New York Tribune/The Lusitania Anniversary

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The Lusitania Anniversary  (1916) 
by Frank H. Simonds
An uncredited editorial, widely believed to be written by the paper's chief editor, that appeared in the New York Tribune on the first anniversary of the torpedoing of the Lusitania cruise liner. It was awarded the 1917 Pulitzer Prize for Editorial Writing

On the anniversary of the sinking of the Lusitania it is natural and fitting that Americans should review all that has happened since a wanton murder first brought to this side of the Atlantic a nascent realization of the issue that was being decided on a world battlefield.

There will be no anger and no passion in American minds. We have never asked, never desired, that the slaughter should be avenged. No portion of the American people or of the American press has clamored for vengeance, no man or political party has demanded that there should be German lives taken because American lives had been ended.

It is not too difficult to reconstitute our own minds as we stood in the presence of that supreme atrocity. The horror that seized a whole nation in that moment has no counterpart in our history. We have known war, we have fought Great Britain twice, we have fought Spain and Mexico; within our boundaries we have conducted the most desperate civil war in human history.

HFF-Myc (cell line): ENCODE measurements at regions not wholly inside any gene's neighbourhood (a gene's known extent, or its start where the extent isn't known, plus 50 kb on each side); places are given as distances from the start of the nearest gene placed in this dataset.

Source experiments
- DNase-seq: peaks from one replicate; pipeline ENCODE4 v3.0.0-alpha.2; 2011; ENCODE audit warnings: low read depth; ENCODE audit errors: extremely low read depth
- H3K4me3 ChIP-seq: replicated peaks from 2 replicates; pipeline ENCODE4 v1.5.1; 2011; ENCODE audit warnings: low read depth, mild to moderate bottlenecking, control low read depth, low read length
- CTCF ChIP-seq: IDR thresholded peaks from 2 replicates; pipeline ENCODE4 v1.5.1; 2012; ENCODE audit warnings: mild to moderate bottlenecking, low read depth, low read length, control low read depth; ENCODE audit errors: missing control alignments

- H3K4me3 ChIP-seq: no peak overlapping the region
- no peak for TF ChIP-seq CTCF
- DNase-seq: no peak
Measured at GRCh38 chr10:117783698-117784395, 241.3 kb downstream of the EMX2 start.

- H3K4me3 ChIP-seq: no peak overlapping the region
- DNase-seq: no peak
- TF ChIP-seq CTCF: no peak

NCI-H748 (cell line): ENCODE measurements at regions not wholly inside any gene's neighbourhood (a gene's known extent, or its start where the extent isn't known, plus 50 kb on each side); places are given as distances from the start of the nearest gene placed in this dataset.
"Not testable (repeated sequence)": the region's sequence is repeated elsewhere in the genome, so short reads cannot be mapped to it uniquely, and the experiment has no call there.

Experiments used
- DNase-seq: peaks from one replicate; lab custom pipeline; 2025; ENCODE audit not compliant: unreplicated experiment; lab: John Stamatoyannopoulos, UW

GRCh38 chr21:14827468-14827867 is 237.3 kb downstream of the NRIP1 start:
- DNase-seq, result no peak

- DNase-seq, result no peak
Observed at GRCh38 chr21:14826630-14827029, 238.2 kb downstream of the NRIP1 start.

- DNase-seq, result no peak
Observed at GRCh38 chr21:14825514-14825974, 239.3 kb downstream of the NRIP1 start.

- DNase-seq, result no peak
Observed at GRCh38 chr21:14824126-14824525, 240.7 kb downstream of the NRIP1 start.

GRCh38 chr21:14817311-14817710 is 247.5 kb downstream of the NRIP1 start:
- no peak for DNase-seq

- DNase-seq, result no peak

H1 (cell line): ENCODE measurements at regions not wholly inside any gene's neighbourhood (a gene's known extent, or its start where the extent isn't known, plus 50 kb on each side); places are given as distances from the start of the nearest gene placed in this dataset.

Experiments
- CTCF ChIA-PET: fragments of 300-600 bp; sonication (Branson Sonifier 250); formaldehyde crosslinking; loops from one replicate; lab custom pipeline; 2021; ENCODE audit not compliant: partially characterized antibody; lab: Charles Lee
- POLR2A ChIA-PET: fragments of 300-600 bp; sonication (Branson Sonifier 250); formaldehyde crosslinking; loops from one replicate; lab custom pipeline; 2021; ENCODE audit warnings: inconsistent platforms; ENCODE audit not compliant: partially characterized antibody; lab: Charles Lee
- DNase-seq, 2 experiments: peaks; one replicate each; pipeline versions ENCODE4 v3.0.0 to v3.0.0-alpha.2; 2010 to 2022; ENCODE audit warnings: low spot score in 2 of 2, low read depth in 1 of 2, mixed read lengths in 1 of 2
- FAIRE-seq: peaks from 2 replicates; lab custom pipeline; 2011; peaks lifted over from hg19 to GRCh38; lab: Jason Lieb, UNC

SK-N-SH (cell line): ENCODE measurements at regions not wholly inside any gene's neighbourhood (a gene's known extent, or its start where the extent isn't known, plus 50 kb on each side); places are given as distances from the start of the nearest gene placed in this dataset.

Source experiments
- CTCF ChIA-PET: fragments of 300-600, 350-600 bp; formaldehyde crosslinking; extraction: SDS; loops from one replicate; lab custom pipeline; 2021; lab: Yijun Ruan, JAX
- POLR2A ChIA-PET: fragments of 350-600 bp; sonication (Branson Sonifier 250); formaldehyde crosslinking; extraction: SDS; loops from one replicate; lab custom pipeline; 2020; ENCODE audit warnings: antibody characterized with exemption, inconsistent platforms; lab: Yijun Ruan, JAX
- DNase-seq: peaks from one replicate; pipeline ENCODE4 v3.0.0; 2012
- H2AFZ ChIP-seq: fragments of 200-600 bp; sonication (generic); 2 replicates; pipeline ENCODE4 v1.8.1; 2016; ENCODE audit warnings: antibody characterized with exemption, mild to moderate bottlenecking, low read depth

But it was not the emotion provoked by war or the acts of war which moved Americans. It was not even the emotion stirred by the sinking of the Maine nearly two decades ago. It was certainly something utterly remote from the feelings our fathers and grandfathers on the morrow of the firing on Fort Sumter.

The Lusitania Massacre was not an act of war. The victims were not soldiers, only a portion of them were men. Essentially the thing was a new phenomenon to the American people. It was at first incomprehensible, unbelievable. Despite the solid and inescapable evidences of death, men's intelligence doubted what their senses told them.

So for days and weeks the American people stood doubtful and puzzled. They waited for that evidence they expected, they believed would come; that there had been an accident, a mistake, the blunder of a subordinate which would be repudiated by a government, the crime of a navy that would be disavowed by a people. But instead far borne across the seas they heard the songs of triumph of thousands of German men and women, who hailed the crime as a victory, the eternal disgrace as an everlasting honor.

Day by day, week by week, we Americans have since then been learning that we are not in the presence of a war between nations, a conflict between rival powers; that we are not the agonized witnesses of one more conflagaration provoked by conflicting ambitions of hereditary enemies. We have been learning that hwat is going forward remorselessly, steadily, is a war between civilization and barbarism, between humanity and savagery; between the light of modern times and the darkness of the years that followed the collapse of Rome.